I'll be the first to admit how I discovered the works of Mary Shelley, Bram Stoker, Sheridan Le Fanu, Robert Louis Stevenson, and Edgar Allen Poe. I saw the movies first as a kid. Hammer film writers were firm believers in "why write a new story when you can pilfer and old one," so I was introduced to the nightmares of Frankenstein, the compelling and malevolent Dracula, the sinister Mr. Hyde and learned why you should never marry a man with Torquenada's torture devices in his cellar all in garish Technicolor.
Never to be one to let a childhood warping experience alone, I would look up these authors in the school library. Taking the books full of sexy, blood curdling delight to the check out I was informed that these were "classics". This pleased the librarians, as they loved any kid who willing read books by writers who were dead. However, this annoyed my English teachers to no known end, because the required reading material was infinitely duller in comparison. A Girl of Limberlost is a nice story, but she's not going to look out the window and see anyone creeping down a wall with the grace and speed of a giant lizard. One the positive side, this experience taught me that I could read a lot of sex and violence as long as it was considered a "classic."
It was just this sort of thinking that gave my mother gray hairs.
Even though at the time, I was a bit disappointed that Frankenstein had less brains in jars on the shelf, and no strangling of maidservants. However, the Creature's tortured loneliness, his eloquence and his amazing violence made up for it. For the first time, I was moved past simple good story-telling and into the realm of the beauty of words. Dracula, while less poetic than Frankenstein, had some incredibly scary stuff in it that none of the movies could ever quite capture. In fact, the first section which involves Jonathan Harker's arrival and escape is often glossed over or forgotten entirely. Sheridan Le Fanu's heroine Laura got to discover that if a big black cat with red glowing eyes sits on you and bites your breast -- no good will come of this. The Fall of the House of Usher taught me a simple lesson. Never marry your sister. You'll go nuts and your house will fall down. I never got that lesson in Louisa May Alcott stories.
These tomes are still reread with great affection around the homestead.
When I first came across Amarantha Knight's name it was in the back catalog pages of another Masquerade title. "The Darker Passions Series" which included Dracula, Frankenstein, Dr. Jekyll and Mr. Hyde and the Fall of the House of Usher. Hot re-tellings of gothic horror with sizzling Dominance thrown in.
Works for me. I promptly ordered the whole set.
The first book to arrive was the Fall of the House of Usher. It also has the coolest cover. It's a black and white photo of a woman wearing a tightly laced corset with her back to us, holding up her hair, exposing her neck and shoulders. That was enough to predispose me to like it. Charlotte and Jeremy are interesting characters, having journeyed to Usher to learn disciple under the harsh rule of Roderick and Madeline Usher. Our heroine and hero are first antagonistic, yet manage to be drawn together when they realize that something is terribly wrong here. It's a joyful read, written in that melodramatic Victorian erotic style with lots of hot over the top sex, awash with discipline that boggles the imagination, while remaining true to the theme of "don't marry your sister, it's a bad idea." It's still one of my favorite erotic books.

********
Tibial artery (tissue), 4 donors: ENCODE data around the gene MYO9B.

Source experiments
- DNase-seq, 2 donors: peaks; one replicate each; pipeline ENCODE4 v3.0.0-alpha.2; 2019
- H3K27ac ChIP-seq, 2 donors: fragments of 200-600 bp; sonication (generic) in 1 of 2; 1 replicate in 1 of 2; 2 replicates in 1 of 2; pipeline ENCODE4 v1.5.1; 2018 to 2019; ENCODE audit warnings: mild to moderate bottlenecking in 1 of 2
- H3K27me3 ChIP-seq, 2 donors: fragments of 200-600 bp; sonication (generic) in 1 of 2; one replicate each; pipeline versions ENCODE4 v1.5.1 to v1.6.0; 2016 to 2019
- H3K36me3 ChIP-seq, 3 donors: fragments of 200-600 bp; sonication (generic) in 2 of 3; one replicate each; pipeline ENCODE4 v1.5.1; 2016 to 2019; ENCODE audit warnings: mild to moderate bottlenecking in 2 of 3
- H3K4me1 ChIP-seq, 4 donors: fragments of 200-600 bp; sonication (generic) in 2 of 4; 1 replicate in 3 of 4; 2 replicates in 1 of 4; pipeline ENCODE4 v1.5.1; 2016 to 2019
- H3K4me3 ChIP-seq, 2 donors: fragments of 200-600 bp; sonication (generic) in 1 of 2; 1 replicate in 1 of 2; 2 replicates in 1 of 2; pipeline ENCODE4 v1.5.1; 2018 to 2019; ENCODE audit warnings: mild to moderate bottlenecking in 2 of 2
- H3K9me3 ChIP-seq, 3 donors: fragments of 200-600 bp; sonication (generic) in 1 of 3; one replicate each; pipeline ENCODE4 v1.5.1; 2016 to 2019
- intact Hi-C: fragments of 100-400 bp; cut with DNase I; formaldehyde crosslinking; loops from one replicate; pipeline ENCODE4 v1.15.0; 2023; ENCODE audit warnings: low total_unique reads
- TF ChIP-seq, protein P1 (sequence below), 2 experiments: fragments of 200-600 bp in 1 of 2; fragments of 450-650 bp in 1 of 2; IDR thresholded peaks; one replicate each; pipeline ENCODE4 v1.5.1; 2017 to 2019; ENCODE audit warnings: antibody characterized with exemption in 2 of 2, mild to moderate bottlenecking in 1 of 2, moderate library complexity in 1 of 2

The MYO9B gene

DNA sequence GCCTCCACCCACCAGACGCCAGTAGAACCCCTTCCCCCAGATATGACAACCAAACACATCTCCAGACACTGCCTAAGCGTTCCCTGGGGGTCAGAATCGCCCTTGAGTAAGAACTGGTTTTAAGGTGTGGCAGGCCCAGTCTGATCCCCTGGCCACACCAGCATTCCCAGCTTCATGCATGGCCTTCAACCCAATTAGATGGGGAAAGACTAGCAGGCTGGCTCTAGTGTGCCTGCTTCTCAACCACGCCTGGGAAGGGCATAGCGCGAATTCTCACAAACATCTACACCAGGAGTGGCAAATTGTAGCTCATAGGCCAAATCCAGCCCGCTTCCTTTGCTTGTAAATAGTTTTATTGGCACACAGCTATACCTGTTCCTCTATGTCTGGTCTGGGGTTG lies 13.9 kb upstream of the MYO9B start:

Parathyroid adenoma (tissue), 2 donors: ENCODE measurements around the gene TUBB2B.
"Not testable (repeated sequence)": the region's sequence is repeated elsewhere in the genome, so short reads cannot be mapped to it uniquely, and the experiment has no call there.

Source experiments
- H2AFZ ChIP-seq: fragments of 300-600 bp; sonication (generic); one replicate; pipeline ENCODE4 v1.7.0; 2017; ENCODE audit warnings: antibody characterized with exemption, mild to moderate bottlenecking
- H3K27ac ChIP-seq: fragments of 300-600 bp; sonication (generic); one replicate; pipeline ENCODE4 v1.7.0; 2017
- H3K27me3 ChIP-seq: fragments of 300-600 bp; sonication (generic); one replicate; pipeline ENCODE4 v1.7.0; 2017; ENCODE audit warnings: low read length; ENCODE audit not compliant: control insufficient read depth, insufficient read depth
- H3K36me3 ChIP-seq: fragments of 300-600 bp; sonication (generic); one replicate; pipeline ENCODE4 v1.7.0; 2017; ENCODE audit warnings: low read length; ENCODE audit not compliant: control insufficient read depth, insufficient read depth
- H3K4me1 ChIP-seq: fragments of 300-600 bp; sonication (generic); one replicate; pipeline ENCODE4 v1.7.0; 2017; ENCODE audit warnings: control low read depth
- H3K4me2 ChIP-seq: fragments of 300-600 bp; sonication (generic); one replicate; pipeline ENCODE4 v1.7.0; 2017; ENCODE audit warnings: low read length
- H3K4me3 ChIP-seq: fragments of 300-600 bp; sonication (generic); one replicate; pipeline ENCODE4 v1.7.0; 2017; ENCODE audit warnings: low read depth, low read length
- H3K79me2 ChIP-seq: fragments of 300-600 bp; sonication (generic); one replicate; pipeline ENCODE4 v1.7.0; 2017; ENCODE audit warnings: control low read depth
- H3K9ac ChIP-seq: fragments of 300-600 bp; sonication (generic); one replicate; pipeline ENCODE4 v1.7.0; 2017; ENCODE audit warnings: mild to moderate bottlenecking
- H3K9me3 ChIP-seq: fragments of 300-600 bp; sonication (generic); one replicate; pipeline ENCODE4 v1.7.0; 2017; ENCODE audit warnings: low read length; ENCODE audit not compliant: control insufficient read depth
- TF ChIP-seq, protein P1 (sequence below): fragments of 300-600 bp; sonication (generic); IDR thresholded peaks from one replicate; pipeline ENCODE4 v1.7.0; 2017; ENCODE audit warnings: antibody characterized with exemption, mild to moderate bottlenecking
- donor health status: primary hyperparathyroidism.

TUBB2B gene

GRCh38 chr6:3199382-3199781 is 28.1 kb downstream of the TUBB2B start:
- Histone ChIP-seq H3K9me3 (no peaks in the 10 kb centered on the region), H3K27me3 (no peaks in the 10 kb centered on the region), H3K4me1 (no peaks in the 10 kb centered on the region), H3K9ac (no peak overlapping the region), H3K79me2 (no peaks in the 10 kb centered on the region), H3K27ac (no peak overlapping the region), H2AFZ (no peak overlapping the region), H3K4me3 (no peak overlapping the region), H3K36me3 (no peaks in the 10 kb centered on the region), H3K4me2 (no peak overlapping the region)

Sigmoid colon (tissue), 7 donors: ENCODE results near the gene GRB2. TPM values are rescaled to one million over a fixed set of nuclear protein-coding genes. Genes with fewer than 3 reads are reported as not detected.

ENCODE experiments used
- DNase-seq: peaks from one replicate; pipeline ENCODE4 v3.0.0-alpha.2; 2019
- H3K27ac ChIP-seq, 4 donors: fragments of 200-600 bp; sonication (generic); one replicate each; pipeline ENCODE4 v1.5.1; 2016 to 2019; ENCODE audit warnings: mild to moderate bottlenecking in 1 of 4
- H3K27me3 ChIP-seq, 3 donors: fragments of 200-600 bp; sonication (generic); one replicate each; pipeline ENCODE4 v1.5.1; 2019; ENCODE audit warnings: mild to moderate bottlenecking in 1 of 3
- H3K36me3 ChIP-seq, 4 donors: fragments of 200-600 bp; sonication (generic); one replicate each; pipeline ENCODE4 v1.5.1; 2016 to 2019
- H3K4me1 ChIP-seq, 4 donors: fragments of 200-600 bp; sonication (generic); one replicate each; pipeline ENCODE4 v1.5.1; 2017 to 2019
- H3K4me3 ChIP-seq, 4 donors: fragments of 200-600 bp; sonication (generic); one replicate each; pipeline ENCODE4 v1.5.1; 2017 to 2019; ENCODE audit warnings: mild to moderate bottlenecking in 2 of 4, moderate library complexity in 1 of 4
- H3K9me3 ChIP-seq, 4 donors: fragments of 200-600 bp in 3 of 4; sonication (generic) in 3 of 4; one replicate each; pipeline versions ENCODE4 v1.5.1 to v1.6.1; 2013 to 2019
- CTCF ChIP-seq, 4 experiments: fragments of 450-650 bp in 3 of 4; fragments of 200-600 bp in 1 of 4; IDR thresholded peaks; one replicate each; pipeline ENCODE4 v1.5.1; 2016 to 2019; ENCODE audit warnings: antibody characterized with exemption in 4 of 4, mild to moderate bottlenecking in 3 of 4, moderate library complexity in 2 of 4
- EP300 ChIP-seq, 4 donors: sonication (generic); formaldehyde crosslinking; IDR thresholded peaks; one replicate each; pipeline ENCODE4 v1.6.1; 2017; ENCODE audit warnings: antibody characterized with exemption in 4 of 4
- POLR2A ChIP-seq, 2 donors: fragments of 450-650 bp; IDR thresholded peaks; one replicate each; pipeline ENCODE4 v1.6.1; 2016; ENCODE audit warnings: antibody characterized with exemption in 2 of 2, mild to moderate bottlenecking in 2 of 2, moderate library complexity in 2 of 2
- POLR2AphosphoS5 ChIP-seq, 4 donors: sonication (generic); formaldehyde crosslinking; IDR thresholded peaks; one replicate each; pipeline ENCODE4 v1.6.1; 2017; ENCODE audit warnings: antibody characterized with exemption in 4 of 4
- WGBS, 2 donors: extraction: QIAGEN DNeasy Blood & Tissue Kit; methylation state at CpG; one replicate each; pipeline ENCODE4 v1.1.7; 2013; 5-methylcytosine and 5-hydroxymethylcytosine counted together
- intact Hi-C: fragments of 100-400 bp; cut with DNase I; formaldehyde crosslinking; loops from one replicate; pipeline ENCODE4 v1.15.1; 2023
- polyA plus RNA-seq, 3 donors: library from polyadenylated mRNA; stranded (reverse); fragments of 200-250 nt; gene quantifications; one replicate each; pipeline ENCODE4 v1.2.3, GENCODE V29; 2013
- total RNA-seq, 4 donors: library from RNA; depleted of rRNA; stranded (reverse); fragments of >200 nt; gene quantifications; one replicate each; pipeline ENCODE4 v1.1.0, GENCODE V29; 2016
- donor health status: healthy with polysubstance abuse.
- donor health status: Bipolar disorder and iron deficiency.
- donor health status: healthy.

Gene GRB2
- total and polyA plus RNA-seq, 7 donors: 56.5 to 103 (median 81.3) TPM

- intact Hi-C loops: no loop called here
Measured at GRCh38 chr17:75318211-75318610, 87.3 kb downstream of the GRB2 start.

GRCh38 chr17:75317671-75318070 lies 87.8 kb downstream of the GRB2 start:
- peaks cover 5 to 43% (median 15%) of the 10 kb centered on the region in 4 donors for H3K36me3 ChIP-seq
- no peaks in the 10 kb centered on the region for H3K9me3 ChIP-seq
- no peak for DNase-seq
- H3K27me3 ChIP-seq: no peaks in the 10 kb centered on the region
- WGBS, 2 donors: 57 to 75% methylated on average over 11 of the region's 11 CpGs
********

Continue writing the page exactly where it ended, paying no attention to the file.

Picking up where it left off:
Dracula came next, and while it was certainly just as hot and entertaining sex wise; the scary and subtle eroticism of the original can't be topped (so to speak). "I could feel the soft, shivering touch of those lips on the supersensitive skin of my throat, and the hard dents of two sharp teeth, just touching and pausing there. I closed my eyes in languorous ecstasy and waited -- waited with beating heart," is a prime example, the sexual nature of Jonathan's state is pushed forward, and full of the edge of fear. It's a delightful heady combination. Unfortunately, in the pastiche he's not so clearly defined and loses his focus as a character. This weakens the story from the get go.
It also suffers from the fact that the unsympathetic characters out number the sympathetic ones so much that at the end you don't care much of who gets Lucy in the end. So I basically resorted to marking the hot bits with cards and turn straight to them when the need arises, I blush to admit.
I put off reading her Frankenstein, just because I knew that she'd have the toughest time winning me around with it. Frankenstein is still my favorite book of all, and Mary Shelley is my favorite author. I am very forgiving of the license taken with her story, but I do like to prepare myself. So I bypassed Frankenstein and curled up with Dr. Jekyll.